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DOWN THE LINE

For Kira Somach

 

I have regular readers – some I have known

for years, others I will never meet –

on every continent except

Antarctica: a wonder not a boast!

One, an actual friend from long ago,

tells me, via email, that she often reads

some of my poems over the phone

to her father – she in Missouri,

he in Florida: to remind them

of his years working in England,

and her years here becoming a woman.

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THE LION OF KNIDOS

Near one corner of the British Museum’s

Great Court – the largest, roofed, public square

in Europe – the Lion reclines on a plinth.

It was stolen, a couple of years

after the Crimean War, from a ruined

tomb in Turkey. Its limestone body

had once been adorned with marble, its empty

eye sockets with glass to glint in sunlight

and glow in moonlight. Whether because

its pockmarked flanks seem sad or its eyeless face

appears benign visitors are keen to pose

for photos with the beast as backdrop.

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CONVALESCENCE

We drove towards the River Dee – down walled lanes

with rhododendrons festooning the sandstone,

their attic blooms in imperial colours –

to visit a doughty friend convalescing,

from two knee replacements, in Seize The Day,

a recently opened upmarket care home.

 

As we turned into the drive, I realised

that this, long before rebuilding, was where

my mother had first trained to be a nurse –

sixteen, with her friend, Belle. They cared for children

with TB from the Liverpool slums.

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ASYLUM SEEKER

i.m. Samuel Selzer

 

He was never sure if it had been a joke

when the police arrested him for being,

he learned later, Jack the Ripper,

even though the last murder had been

a dozen years before, and he himself

had been eight and far away – or just

a lesson for yet another alien

wandering Whitechapel as if he had

a right to be lost in a pea souper.

 

Fresh from the Hamburg boat docked at Tilbury,

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THE BRIDGE

Where the Menai Straits are at their narrowest,

between two bluffs, Thomas Telford chose to build

his one span suspension bridge, high enough

for tall ships to pass. The two towers,

exposed to the tides, were built of limestone blocks

from the Penmon quarries on the coast

north of here. Caernavon Castle had been built

from Penmon stone – and blocks were shipped to Dublin

to line the Liffey with wharfs and quays.

 

Telford, the ‘Colossus of Roads’, was reared

in penury –

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AN AFTERNOON IN MAY

By our side gate the old laburnum – whose wood,

in time, may make a chanter or a flute –

is in bloom. I look up through its branches.

There is a little azure and smidgens

of green – and droplets, ringlets, links, chains

of cascading yellow, a torrent of gold.

 

***

 

Our Edwardian neighbourhood fills

with the machined roar of twin turbofans.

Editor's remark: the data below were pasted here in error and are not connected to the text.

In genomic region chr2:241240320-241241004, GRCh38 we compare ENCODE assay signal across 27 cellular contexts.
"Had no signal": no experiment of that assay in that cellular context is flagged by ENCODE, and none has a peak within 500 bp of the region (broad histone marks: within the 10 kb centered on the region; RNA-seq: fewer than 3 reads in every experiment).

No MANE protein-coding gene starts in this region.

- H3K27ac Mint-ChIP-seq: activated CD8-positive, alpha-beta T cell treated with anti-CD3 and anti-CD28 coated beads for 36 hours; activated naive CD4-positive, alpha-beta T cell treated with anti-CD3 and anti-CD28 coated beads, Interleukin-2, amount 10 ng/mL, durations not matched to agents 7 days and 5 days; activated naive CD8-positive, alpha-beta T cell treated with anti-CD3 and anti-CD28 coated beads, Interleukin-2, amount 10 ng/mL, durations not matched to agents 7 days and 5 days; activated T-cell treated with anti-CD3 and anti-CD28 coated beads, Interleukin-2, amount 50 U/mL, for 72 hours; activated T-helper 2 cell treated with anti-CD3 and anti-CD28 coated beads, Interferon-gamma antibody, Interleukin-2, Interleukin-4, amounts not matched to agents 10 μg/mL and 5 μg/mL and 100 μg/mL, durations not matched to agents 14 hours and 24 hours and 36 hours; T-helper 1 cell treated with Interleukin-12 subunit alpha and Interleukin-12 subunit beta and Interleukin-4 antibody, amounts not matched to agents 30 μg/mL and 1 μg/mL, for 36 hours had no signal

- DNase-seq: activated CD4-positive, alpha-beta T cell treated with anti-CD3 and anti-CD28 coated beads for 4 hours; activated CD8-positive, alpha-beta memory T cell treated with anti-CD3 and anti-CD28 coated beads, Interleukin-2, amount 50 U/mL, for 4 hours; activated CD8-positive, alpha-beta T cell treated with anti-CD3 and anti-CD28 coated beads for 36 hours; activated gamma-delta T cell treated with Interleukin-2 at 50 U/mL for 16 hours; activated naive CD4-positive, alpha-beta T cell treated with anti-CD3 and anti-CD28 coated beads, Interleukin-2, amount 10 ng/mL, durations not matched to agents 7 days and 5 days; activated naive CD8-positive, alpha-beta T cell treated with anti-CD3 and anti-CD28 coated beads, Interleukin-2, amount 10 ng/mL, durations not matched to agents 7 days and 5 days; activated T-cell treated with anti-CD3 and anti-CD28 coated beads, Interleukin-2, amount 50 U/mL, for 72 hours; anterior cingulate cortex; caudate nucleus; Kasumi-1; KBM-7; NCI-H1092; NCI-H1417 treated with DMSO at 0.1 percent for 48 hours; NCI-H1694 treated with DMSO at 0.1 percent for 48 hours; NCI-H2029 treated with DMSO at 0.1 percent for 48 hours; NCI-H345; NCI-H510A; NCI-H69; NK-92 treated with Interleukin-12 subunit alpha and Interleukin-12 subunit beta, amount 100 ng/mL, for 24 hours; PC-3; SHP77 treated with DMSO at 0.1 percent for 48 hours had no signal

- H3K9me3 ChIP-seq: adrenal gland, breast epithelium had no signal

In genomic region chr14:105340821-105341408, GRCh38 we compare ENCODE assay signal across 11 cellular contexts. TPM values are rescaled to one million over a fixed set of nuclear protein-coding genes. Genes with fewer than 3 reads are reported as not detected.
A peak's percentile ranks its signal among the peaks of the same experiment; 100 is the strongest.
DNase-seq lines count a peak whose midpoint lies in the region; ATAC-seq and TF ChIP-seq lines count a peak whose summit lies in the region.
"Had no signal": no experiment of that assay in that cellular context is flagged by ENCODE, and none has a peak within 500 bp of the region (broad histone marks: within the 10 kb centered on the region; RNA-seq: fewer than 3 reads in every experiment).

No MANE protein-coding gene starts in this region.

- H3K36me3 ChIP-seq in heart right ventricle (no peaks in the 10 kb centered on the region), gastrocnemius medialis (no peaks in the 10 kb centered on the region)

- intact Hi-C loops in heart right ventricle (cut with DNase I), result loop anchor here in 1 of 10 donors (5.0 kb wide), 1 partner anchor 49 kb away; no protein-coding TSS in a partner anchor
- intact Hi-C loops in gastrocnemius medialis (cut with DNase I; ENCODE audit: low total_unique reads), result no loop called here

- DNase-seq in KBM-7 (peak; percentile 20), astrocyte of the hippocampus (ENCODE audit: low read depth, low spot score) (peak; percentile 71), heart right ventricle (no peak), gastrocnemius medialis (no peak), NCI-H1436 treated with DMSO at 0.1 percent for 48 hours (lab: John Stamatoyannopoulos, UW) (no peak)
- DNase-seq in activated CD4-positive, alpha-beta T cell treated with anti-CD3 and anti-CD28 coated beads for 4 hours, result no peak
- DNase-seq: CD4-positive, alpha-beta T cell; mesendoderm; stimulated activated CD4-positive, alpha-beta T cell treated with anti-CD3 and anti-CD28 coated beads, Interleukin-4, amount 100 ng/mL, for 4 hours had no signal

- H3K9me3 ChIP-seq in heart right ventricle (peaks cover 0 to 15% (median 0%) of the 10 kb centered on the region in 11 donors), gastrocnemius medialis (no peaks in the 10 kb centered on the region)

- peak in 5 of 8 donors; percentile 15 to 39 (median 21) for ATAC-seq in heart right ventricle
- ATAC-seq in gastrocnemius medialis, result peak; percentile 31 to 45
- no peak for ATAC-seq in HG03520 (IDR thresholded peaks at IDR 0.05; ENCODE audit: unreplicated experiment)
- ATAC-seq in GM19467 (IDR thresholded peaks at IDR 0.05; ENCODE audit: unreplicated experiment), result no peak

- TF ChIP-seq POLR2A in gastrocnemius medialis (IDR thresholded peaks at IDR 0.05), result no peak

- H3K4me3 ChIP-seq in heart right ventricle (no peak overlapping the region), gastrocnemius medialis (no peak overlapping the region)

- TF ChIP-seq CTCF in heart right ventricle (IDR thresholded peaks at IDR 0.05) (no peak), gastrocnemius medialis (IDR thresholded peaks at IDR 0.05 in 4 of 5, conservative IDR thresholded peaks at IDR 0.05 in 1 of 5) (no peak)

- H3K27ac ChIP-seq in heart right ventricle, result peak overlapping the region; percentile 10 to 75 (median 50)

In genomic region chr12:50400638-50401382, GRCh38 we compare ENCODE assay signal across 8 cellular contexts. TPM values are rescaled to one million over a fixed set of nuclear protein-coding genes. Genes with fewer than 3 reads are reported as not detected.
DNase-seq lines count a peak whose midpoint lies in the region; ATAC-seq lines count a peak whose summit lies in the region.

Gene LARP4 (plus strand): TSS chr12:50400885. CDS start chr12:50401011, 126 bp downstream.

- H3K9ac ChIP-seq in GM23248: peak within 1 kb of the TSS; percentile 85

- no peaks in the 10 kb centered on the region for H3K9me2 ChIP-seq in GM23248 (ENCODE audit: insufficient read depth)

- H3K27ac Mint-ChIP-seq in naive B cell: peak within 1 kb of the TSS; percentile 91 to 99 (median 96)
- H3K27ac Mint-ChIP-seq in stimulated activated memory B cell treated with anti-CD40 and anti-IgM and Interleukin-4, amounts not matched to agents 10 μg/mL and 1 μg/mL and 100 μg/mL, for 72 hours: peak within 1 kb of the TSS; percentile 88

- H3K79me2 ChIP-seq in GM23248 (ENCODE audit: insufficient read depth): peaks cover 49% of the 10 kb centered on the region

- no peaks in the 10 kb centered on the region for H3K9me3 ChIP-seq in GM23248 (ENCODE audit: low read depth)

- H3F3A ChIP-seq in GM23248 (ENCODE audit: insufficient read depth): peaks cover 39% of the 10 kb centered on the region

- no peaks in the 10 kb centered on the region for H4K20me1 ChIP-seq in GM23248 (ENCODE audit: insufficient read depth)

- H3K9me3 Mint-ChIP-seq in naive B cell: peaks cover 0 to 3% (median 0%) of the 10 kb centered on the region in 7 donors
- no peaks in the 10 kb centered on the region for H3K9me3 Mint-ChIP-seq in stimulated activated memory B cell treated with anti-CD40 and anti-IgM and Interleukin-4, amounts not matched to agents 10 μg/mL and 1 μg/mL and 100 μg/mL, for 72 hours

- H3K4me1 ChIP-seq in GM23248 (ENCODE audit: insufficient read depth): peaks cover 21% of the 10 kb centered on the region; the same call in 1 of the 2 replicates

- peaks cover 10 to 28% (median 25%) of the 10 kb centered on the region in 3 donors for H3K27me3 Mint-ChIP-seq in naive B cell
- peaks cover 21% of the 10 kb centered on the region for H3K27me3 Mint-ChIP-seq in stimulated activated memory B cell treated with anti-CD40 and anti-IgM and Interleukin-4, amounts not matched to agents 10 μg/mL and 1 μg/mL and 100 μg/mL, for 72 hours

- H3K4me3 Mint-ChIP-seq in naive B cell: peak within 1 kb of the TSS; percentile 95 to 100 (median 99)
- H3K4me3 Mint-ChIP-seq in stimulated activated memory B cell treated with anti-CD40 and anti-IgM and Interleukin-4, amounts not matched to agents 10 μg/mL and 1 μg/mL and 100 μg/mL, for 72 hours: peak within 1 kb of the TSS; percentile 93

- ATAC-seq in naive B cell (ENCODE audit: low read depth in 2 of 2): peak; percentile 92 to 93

An Airbus Beluga – more Arctic whale

than Caspian sturgeon –

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THE MUSEUMS

For Sizwe Vilakazi

 

ROBBEN ISLAND, CAPE TOWN

 

Except when the Atlantic fog surprises,

from high ground in the city the island

is present like a leviathan,

its lights at night like white phosphorous,

a place of banishment since the first ships,

among seals and penguins.

 

DISTRICT SIX, CAPE TOWN

 

Razing its streets, clearing this cosmopolis

of Asians, atheists,

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HIGHWATER

The incoming tide brings shoals of mackerel fry.

Herring gulls, perhaps a hundred, more,

young among them in their mottled plumage,

are yelling at the water’s edge, feeding

in frenzy as the small waves scatter.

Far out on the low, narrow, wooden jetty

my small family leans over to marvel

at the fishes before landfall. At my back

is the white crescent of hotels, the town,

the estuary, the mountains, sun setting.

 

They cross the beach, granddaughter running ahead,

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‘MARILYN MONROE READING ULYSSES’: EVE ARNOLD (1955)

After the shoot on Long Island’s Cedar Beach

they drove next to a local playground.

While Eve loaded her camera, Marilyn sat

on some play equipment and read a book –

her worn copy of James Joyce’s ‘Ulysses’,

which she kept in her car, and had been reading

for some time, often aloud to get it’s sense.

(She looks to be about nine tenths through

so into Molly Bloom’s unpunctuated

soliloquy of love and longing).

This photograph of a pretty woman

in her late twenties,

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UNDER THE LIME TREES

For Mike Rogerson

 

The layout of our local park was finished

the year my mother was born, the year

before the Great War was started, and named

for Alexandra Saxe-coburg and Gotha

née Schleswig-Holstein-Sonderburg-Glücksburg,

widow of the late King. An avenue

of lime trees – and a single row along

another path – was planted. My mother,

the Spring of the year she was war-widowed,

pushed me in my pram beneath them.

 

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